Keith Schaefer has come up in questions and discussions here at Stock Gumshoe quite a few times in recent weeks, but this pitch of his that a few folks asked about lends itself to a quick answer — and it’s an interesting space in the markets right now — so I thought we’d get you a speedy answer and something to think about this afternoon.
The email ad I got carried the headline, “The Obvious Trade That The Entire Market Has Missed” … and, well, that’s pretty much irresistible. The market misses lots of stuff, of course, and I do too, but we do so hate to miss out on the obvious.
And, of course, it doesn’t hurt that this one pays a nice, fat dividend. Mmmm, dividends.
The basic premise from Schaefer is that Canadian oil production is about to pick up again, creating even more supply going into the Western Canada/Bakken bottleneck of oversupply and driving down crude prices in that area… and that he has a company that benefits because their input cost is based on Bakken crude oil prices but they can sell their output at prices that are driven by (much more expensive) Brent Crude.
Here’s some of the ad:
“There is a lot of attention on how much additional oil production that Iran might be able to bring back online in the coming year…well, that same 500,000 barrels of oil per day (bopd) increase is coming this quarter–from Canada.
“In fact, we could be talking about a production increase of almost 600,000 bopd….
“This spring, refinery maintenance and wildfires in western Canada choked out roughly 400,000 bopd of production that was heading to the US refinery system. But that’s mostly under control now…..
“That’s the #1 reason why US oil inventories are up in the middle of the summer this year–when they’re normally down.
“Most of this Canadian production flows to US refineries via the Midwest–right beside the Bakken. Canadian and Bakken oil prices will now go back to competing for refinery and pipeline space.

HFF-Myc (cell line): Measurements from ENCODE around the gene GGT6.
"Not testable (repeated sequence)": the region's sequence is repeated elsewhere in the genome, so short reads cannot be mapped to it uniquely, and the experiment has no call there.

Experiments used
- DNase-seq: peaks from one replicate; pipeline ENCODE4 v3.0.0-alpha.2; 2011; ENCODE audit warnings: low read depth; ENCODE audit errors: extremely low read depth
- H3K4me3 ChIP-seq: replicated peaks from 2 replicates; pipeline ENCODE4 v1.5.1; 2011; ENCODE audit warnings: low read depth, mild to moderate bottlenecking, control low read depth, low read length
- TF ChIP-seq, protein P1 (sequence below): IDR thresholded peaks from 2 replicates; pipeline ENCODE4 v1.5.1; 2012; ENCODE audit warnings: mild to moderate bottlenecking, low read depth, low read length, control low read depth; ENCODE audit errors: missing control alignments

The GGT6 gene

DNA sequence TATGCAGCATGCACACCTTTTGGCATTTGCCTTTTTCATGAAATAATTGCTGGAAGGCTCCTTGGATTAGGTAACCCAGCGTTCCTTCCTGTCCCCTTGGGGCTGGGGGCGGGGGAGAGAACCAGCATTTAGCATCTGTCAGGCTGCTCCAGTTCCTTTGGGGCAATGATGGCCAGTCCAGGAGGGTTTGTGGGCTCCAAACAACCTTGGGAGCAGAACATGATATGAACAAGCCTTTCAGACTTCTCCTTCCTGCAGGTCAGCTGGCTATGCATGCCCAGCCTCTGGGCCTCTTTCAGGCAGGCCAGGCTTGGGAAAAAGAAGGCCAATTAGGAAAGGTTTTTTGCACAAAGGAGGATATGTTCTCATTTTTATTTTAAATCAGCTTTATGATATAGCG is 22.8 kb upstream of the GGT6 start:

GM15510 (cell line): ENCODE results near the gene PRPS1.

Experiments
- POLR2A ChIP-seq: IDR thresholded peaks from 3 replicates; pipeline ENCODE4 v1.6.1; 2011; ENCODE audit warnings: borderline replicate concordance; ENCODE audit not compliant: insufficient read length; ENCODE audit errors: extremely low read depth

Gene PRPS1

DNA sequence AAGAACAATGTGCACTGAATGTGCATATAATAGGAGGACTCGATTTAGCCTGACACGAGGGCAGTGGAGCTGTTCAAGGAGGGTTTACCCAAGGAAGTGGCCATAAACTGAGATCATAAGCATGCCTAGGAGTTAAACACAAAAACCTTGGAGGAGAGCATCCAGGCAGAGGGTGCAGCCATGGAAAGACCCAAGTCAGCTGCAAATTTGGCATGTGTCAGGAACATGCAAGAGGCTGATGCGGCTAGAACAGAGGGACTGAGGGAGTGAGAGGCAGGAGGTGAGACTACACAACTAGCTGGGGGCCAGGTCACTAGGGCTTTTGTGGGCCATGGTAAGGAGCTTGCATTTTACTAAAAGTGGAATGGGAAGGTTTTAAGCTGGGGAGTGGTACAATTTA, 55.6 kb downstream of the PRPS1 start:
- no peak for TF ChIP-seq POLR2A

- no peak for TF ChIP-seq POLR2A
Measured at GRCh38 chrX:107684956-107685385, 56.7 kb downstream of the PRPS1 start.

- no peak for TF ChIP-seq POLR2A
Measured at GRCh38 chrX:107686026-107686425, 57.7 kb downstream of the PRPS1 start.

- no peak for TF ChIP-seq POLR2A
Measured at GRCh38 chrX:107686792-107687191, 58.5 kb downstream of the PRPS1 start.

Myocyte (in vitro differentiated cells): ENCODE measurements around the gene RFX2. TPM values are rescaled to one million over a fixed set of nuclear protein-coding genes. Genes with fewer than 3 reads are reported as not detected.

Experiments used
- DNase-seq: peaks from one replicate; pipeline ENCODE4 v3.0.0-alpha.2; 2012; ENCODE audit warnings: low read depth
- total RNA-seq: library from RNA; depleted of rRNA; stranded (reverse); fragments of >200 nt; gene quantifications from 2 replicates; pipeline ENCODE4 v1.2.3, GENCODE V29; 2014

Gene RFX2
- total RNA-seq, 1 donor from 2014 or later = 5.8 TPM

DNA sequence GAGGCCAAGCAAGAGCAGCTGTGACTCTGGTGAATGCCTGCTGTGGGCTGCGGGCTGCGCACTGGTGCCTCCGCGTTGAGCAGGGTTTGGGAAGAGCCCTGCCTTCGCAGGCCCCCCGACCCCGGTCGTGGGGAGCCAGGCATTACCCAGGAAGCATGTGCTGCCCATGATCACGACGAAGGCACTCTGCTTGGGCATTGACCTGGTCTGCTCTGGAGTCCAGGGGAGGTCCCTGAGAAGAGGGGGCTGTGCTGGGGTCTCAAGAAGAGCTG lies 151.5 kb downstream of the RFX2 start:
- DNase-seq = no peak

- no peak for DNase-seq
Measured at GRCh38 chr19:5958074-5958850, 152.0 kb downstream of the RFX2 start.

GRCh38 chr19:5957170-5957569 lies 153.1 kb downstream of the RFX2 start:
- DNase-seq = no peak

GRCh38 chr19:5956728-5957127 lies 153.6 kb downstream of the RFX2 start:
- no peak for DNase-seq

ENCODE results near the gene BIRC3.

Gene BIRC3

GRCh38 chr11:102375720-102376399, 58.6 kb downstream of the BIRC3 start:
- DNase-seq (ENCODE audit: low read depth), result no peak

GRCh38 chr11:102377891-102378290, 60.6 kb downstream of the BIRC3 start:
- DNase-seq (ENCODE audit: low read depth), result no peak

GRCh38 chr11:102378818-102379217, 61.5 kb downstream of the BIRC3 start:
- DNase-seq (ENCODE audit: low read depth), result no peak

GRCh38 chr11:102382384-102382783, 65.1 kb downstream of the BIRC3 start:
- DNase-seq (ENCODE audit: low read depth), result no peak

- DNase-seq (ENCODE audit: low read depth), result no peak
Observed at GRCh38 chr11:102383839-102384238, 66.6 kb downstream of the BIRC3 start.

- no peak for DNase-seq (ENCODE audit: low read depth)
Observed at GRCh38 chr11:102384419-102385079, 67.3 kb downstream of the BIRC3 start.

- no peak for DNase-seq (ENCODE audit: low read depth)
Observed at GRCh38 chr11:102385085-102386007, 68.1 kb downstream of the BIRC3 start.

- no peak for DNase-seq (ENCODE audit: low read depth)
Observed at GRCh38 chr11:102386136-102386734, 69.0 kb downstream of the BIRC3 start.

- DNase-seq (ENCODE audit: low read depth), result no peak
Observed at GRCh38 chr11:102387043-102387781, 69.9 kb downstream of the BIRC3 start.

“It’s a race to the bottom for regional oil prices–just like 2012.”
So who benefits? Some clues…
“The wider the Brent and Canadian oil differentials get from Brent, the more money this company makes….
“Over the next three to six months this company’s profits are going to explode….
“It is a sound company that I owned back in 2012 as it made its First Big Run, from $14-$33…
“… this company is already sporting a double digit dividend yield….
“… if I’m right and those Canadian and Bakken differentials really start blowing out–getting BIG–the market will rush into this stock in a hurry.”
So who is it? This is almost certainly Northern Tier Energy (NTI), which Schaefer did indeed like several years ago, in the second half of 2012 when it was booming after a pretty tepid IPO at $14 up to the low-$30s in March of 2013.
Northern Tier is mostly a single-refinery MLP, which means they have considerably more “lumpiness” in their earnings than larger, more diversified refining companies like Marathon or Philips or Valero — but they do benefit from the fact that their one refinery, at St. Paul Park in Minnesota, is connected (by their own short pipeline) to Enbridge pipelines that come in from North Dakota and Alberta.
They report next Tuesday, so the numbers are getting a bit stale at this point, but according to a recent investor presentation their gross margins in the first quarter were better than any other independent refinery — and for all of 2014, they were in third place behind only Tesoro’s (TSO) El Paso refinery and Western Refining’s (WNR) North Dakota refinery. Presumably that’s because of lower crude prices in North Dakota and West Texas helped to improve margins for those two, though I haven’t looked at the details. Past studies have indicated that the price of Brent Crude (the international seaborne price) means more for US gasoline prices than does the price of West Texas Intermediate (WTI — the price that settles in Cushing, OK), so larger WTI/Brent spreads have generally been good for domestic refiners (except for those on the Coasts who might depend on imported crude), but apparently some refiners, including Northern Tier, have been doing even a bit better than that partly due to the luck of geography and the difficulty (and cost) of moving massive amounts of Canadian and Bakken crude down to the Gulf Coast while some pipeline routes can’t take on more capacity.